Weighing in on the final weekend of regular-season N.F.L. games, Mike Tanier explained: “The New England Patriots (10-6) can improve their chances to win the A.F.C. East by beating the Miami Dolphins (8-8), who were eliminated from postseason contention last week, while the Buffalo Bills (10-6) can clinch the division by defeating the Jets, who were eliminated in 1972.” (Mark Cameron, Suquamish, Wash.) And here’s a bonus from Mike, on the quarterback for the Pittsburgh Steelers, who ended up making it into the playoffs: “Ben Roethlisberger, who is expected to retire at season’s end, now throws and runs like a great-uncle playing a pickup game at a backyard cookout after three I.P.A.s and two helpings of potato salad.” (Conrad Macina, Landing, N.J., and Christopher Bailey, Richmond, Va.)

Reflecting on New York City’s new mayor, Ginia Bellafante observed: “Saturday marks the end of Eric Adams’s first week as the mayor of New York, a time he has used to successfully distinguish himself from his predecessor — taking the J train; holding meetings at 9 a.m., an hour that found Bill de Blasio still in sweatpants; riding a Citi Bike in a suit, horse-bit loafers and a rose-colored helmet coordinated to the hue of his tie. Whatever might come, this would not be a tenure of earth tones and lethargy and saturnine expressions.” (Debbie Deitcher, Manhattan)

Taking the measure of Mehmet Oz, Annaliese Griffin wrote: “He’s rightly understood as a kind of quasi-religious leader, one who has set up his revival tent between a yoga studio and an urgent-care clinic, with the television cameras rolling.” (Scott Williams, Salt Lake City)

Finally, here’s Charles Blow on his dinner with Sidney Poitier: “His enchantment settled on you, like a soft sweater. Cashmere, of course.” (Tom Wild, Killington, Vt., and Vipan Chandra, Attleboro, Mass.)

To nominate favorite bits of recent writing from The Times or other publications to be mentioned in “For the Love of Sentences,” please email me here, and please include your name and place of residence.

Bonus Regan Picture!

Credit…Frank Bruni

Dogs are Rorschachs, and someone less sentimental about them than I am might consider the positions of Regan (right) and Marlin (left, who belongs to my sister and is recovering from toe surgery) accidental. In this view, Marlin happened to place his cone, which he’s wearing so that he doesn’t lick and aggravate his wound, atop Regan’s paws; she was too zonked out to care. I choose a different interpretation. Marlin craved connection. Regan wanted to provide it, even if that meant coarse plastic against her soft fur. Mere inches from me on a conveniently king-size bed, these dog cousins (of a sort) comfort each other. I just look on — and beam.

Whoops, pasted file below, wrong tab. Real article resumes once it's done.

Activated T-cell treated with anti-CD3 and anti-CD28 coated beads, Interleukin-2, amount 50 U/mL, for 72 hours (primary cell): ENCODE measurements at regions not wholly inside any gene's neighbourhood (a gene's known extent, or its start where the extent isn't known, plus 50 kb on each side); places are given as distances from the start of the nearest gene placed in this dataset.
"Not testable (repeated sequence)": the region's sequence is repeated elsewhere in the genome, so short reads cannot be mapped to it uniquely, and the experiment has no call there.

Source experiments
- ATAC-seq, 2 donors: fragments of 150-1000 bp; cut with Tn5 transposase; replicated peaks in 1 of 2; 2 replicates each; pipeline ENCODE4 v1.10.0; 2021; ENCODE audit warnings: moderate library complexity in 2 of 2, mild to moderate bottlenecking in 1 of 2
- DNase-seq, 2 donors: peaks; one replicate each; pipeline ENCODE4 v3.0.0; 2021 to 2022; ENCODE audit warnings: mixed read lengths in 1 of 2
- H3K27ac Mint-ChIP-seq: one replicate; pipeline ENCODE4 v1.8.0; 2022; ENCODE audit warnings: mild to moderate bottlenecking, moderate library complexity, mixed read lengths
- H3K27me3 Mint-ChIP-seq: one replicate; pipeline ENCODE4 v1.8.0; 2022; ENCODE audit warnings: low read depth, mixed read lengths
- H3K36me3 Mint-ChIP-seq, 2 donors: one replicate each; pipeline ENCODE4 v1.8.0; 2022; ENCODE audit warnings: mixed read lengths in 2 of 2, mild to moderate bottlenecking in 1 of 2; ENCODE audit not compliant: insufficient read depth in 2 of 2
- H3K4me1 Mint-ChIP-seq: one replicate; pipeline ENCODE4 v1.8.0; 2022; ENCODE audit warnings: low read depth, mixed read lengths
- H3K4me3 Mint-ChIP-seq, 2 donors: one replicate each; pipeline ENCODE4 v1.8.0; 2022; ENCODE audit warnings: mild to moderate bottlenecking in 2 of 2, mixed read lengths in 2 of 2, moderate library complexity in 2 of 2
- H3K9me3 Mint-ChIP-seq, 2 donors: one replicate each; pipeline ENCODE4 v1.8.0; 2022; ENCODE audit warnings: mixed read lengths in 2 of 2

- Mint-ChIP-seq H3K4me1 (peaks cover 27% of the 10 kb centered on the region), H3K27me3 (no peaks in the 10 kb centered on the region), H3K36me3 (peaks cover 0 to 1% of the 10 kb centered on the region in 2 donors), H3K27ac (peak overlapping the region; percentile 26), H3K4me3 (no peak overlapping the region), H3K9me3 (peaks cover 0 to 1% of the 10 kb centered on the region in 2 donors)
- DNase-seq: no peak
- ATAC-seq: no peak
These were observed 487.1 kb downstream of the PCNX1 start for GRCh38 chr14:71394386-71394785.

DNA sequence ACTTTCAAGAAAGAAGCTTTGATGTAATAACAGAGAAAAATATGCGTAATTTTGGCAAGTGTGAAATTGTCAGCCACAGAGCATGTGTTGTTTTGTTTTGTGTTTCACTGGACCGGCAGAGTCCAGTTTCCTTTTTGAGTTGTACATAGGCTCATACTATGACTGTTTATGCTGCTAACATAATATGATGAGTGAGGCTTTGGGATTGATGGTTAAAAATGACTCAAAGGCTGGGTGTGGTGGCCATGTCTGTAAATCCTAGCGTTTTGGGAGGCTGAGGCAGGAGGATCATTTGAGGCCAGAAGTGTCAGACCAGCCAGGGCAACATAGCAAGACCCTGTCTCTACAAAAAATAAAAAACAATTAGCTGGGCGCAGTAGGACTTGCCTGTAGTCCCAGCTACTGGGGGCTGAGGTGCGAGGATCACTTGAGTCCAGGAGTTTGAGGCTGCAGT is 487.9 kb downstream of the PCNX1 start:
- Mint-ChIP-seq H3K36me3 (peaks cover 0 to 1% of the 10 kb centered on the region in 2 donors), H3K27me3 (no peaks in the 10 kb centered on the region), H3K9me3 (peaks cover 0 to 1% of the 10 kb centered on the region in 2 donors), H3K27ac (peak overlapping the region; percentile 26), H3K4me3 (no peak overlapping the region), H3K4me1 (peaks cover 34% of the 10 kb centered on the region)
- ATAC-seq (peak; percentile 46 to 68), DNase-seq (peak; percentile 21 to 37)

On a Personal Note

It has been exactly six months since I left New York for North Carolina, and not one of them has gone by without several New Yorkers asking me how much I miss it. It’s an assumptive question: how much, not if. But I get it. In Manhattan I had more friends. In Manhattan I had more restaurants. In Manhattan I had more history, a memory on every street corner, and I had those early evenings when, without even planning it, I found myself walking along the Hudson exactly as the sun set over the Palisades. Don’t I pine just a bit for that?

Oddly, no, and I somehow knew I wouldn’t. I could sense within me a growing impatience, a gnawing unsettledness, a twitchy finger wanting to turn the page. And the long list of reasons to ignore that feeling couldn’t compete with the emotional logic of paying it heed. In this life you can make lists of pros and cons and prudently yield to the arithmetic of it all. Or you can respond to the weather inside you, and just as wisely ride those currents.

They carried me to Chapel Hill, where I smile almost every time I turn into my driveway because, for someone who’d become so firmly rooted in the concrete jungle, suburbia is the adventure. A garage door that opens automatically and a mailbox with a little red flag on its side are what’s exotic.

Hardly a day goes by when Regan, in a patch of forest safely distant from streets and cars, doesn’t give futile chase to a posse of white-tailed deer, either sprinting toward them at a velocity that stuns me or hopping, like a kangaroo, so she doesn’t lose sight of her quarry in the tall grass. That‘s my theater.

A few of the neighborhood deer seem to have figured out what I already knew: Regan’s all bound, no bite. On those occasions when she catches up to them, she freezes. So they sometimes don’t bother to flee.

In pursuing them, she’s just stretching her legs. By leaving Manhattan, I was doing something similar. There’s comfort and safety in staying put, but it can also leave you cramped, cinched. If you’re fortunate enough to be able to stray, why not head into the woods?